- The new feature by Austria’s Peter Schreiner takes viewers on a sensorial journey through an eerie space, in which the characters express their innermost thoughts
Emotionally dense and narratively unconventional, Peter Schreiner’s Garden [+see also:
film profile], which celebrated its Austrian premiere at the Diagonale (19-24 March), lets its handful of vulnerable characters encounter each other in the eerie titular location and a few interior rooms, spaces shown in high-contrast, black-and-white images and with unsettlingly broad camera movements, which at no time give the viewer the impression of belonging to the realm of the real.
From the mere shadow of a premise that the film provides, it can be understood that Awad, a filmmaker, and Hermann, a production designer, receive a letter from Julia, whom they both loved in their youth. In it, she admits she is suffering from a severe illness that remains unnamed. As the film progresses (the movie we are seeing appears to be, following Garden’s logic, the one that Awad talks about wanting to make), we find the trio reunited, seemingly trapped in a mysterious place that belongs neither to the realm of the real nor to the present, but instead appears to be closely connected to a particular frame of mind. The thoughts uttered by the three people are almost always somehow related to death or prompted by its proximity. In a sort of intermediate world, Awad, Hermann and Julia talk about their regrets and fears, loss and grieving, childhood memories and life-threatening situations that they have found themselves in.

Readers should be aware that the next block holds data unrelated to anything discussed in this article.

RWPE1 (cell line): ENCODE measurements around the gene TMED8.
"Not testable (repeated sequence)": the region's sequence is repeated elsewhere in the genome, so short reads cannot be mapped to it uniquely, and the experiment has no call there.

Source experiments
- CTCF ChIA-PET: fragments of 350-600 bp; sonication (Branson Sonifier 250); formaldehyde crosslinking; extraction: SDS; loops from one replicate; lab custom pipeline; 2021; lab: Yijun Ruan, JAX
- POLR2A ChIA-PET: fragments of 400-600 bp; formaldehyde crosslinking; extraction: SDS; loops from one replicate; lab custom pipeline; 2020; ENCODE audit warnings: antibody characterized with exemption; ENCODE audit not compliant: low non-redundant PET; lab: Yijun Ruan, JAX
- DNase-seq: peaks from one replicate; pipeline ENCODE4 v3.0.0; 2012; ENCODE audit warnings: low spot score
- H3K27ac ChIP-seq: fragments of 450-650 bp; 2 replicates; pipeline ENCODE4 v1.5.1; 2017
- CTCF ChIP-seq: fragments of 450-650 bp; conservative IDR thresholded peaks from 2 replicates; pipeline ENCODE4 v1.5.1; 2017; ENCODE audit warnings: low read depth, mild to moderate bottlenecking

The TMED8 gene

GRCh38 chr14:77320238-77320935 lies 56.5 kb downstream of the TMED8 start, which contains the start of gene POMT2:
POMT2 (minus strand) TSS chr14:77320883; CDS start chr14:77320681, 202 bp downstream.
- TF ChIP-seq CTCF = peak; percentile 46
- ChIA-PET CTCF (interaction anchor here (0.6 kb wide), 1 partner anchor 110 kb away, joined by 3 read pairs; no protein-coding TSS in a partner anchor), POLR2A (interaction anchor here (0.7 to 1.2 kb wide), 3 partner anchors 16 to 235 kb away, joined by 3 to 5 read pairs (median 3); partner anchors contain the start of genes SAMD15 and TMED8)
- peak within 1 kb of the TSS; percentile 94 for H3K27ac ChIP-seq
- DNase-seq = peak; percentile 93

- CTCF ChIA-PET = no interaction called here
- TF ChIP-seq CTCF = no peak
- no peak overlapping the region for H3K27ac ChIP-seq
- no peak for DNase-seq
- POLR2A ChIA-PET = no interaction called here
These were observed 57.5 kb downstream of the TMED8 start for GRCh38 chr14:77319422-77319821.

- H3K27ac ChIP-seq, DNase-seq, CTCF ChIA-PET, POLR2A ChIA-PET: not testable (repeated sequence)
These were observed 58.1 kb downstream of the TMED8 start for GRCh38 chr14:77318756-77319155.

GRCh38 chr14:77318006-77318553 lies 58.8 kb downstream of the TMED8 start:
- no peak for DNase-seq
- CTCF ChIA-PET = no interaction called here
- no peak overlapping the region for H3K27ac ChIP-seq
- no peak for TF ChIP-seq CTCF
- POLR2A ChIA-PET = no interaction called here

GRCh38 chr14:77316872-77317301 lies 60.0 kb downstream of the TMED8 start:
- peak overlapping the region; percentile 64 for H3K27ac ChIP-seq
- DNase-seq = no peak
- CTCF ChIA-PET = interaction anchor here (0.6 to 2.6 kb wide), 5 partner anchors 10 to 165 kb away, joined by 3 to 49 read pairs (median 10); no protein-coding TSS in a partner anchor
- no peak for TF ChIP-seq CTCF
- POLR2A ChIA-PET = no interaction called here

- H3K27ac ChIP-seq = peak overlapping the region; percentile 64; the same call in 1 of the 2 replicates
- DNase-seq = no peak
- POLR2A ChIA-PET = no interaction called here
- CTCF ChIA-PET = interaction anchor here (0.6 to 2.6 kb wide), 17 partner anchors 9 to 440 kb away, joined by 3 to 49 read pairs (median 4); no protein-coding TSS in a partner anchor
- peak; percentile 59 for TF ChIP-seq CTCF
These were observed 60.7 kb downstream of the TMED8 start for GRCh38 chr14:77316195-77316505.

At times, the characters, who talk about themselves in the third person, make us doubt whether what they are recounting is biographically true, fictional or, as the closing text will to some extent confirm, a blend of both. Awad, in actual fact a Libyan migrant in Vienna, was indeed kidnapped by the militia, kept imprisoned and tortured; Hermann is a Viennese artist whose wife suddenly died in an accident; and Julia, whose actual name is Giuliana, does indeed have a serious health condition. As the camera often brings us very close to them, the three are almost intimidatingly exposed. The encounter between them that the film facilitates (even though there is very little that is facile about it) is an utterly intimate one.
Another striking aspect of the manner in which Awad, Hermann and Giuliana deliver their lines is the fact that a dialogue, in the classical sense of the word, rarely emerges. Instead, we witness an accumulation of ideas, and the movie provides us with what sounds more like brief fragments of its (non-)characters’ streams of consciousness.
Certainly unsettling and disorientating, Garden’s editing and its smooth camera movements let night flow into day, and the spaces shown in the film intertwine seamlessly, reminding us that the titular place is one in which the physical rules of day-to-day reality do not apply, and that cinema itself is a medium that has the freedom to defy and manipulate them, particularly in its attempt to make emotions and moods visible.
Garden was produced by Schreiner’s own Austrian company, echtzeitfilm, which is also handling the world sales, and celebrated its world premiere at this year’s International Film Festival Rotterdam, where it screened in the Deep Focus section.
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